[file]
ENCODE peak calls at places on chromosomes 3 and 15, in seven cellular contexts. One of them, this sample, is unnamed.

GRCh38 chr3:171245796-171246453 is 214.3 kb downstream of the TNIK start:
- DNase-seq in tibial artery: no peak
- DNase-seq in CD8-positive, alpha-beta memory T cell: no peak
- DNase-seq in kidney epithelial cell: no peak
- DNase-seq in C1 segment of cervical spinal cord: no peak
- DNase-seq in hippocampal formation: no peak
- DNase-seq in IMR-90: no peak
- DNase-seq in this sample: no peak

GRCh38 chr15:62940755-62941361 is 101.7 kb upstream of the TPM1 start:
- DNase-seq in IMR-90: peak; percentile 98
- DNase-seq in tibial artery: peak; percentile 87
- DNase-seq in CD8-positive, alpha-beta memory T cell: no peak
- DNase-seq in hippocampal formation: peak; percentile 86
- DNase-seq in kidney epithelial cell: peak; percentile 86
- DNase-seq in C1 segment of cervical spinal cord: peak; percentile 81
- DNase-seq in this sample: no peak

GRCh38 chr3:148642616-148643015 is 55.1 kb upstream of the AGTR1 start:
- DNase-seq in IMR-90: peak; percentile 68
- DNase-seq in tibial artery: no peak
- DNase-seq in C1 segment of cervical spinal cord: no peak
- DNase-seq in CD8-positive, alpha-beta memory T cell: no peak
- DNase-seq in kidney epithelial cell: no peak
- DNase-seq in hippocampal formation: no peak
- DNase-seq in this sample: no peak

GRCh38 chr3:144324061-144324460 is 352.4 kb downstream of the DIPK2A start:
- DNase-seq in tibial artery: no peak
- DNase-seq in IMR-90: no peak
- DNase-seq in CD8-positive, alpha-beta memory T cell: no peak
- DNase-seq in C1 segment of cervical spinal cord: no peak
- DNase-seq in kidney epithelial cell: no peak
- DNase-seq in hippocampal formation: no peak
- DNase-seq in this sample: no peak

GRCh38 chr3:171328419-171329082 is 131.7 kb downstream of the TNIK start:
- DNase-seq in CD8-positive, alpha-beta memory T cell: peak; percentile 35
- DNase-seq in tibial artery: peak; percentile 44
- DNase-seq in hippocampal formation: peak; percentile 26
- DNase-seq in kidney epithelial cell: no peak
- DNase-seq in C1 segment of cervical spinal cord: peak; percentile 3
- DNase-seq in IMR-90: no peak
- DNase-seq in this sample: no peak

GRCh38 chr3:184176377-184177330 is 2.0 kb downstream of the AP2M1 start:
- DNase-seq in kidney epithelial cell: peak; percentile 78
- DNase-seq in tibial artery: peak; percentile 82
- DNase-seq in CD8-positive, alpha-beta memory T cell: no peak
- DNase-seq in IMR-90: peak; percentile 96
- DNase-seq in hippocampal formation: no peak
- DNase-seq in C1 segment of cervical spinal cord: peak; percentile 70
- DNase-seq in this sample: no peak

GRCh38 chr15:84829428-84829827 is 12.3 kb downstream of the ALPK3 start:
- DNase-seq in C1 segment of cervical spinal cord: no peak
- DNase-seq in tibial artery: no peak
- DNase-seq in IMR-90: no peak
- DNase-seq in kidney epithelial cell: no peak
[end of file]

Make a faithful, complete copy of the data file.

ENCODE peak calls at places on chromosomes 3 and 15, in seven cellular contexts. One of them, this sample, is unnamed.

GRCh38 chr3:171245796-171246453 is 214.3 kb downstream of the TNIK start:
- DNase-seq in tibial artery: no peak
- DNase-seq in CD8-positive, alpha-beta memory T cell: no peak
- DNase-seq in kidney epithelial cell: no peak
- DNase-seq in C1 segment of cervical spinal cord: no peak
- DNase-seq in hippocampal formation: no peak
- DNase-seq in IMR-90: no peak
- DNase-seq in this sample: no peak

GRCh38 chr15:62940755-62941361 is 101.7 kb upstream of the TPM1 start:
- DNase-seq in IMR-90: peak; percentile 98
- DNase-seq in tibial artery: peak; percentile 87
- DNase-seq in CD8-positive, alpha-beta memory T cell: no peak
- DNase-seq in hippocampal formation: peak; percentile 86
- DNase-seq in kidney epithelial cell: peak; percentile 86
- DNase-seq in C1 segment of cervical spinal cord: peak; percentile 81
- DNase-seq in this sample: no peak

GRCh38 chr3:148642616-148643015 is 55.1 kb upstream of the AGTR1 start:
- DNase-seq in IMR-90: peak; percentile 68
- DNase-seq in tibial artery: no peak
- DNase-seq in C1 segment of cervical spinal cord: no peak
- DNase-seq in CD8-positive, alpha-beta memory T cell: no peak
- DNase-seq in kidney epithelial cell: no peak
- DNase-seq in hippocampal formation: no peak
- DNase-seq in this sample: no peak

GRCh38 chr3:144324061-144324460 is 352.4 kb downstream of the DIPK2A start:
- DNase-seq in tibial artery: no peak
- DNase-seq in IMR-90: no peak
- DNase-seq in CD8-positive, alpha-beta memory T cell: no peak
- DNase-seq in C1 segment of cervical spinal cord: no peak
- DNase-seq in kidney epithelial cell: no peak
- DNase-seq in hippocampal formation: no peak
- DNase-seq in this sample: no peak

GRCh38 chr3:171328419-171329082 is 131.7 kb downstream of the TNIK start:
- DNase-seq in CD8-positive, alpha-beta memory T cell: peak; percentile 35
- DNase-seq in tibial artery: peak; percentile 44
- DNase-seq in hippocampal formation: peak; percentile 26
- DNase-seq in kidney epithelial cell: no peak
- DNase-seq in C1 segment of cervical spinal cord: peak; percentile 3
- DNase-seq in IMR-90: no peak
- DNase-seq in this sample: no peak

GRCh38 chr3:184176377-184177330 is 2.0 kb downstream of the AP2M1 start:
- DNase-seq in kidney epithelial cell: peak; percentile 78
- DNase-seq in tibial artery: peak; percentile 82
- DNase-seq in CD8-positive, alpha-beta memory T cell: no peak
- DNase-seq in IMR-90: peak; percentile 96
- DNase-seq in hippocampal formation: no peak
- DNase-seq in C1 segment of cervical spinal cord: peak; percentile 70
- DNase-seq in this sample: no peak

GRCh38 chr15:84829428-84829827 is 12.3 kb downstream of the ALPK3 start:
- DNase-seq in C1 segment of cervical spinal cord: no peak
- DNase-seq in tibial artery: no peak
- DNase-seq in IMR-90: no peak
- DNase-seq in kidney epithelial cell: no peak